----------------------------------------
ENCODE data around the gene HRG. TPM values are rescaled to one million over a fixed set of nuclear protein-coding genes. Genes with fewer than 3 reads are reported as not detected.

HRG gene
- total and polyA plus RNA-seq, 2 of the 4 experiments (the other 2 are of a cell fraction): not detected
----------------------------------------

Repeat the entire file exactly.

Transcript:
ENCODE data around the gene HRG. TPM values are rescaled to one million over a fixed set of nuclear protein-coding genes. Genes with fewer than 3 reads are reported as not detected.

HRG gene
- total and polyA plus RNA-seq, 2 of the 4 experiments (the other 2 are of a cell fraction): not detected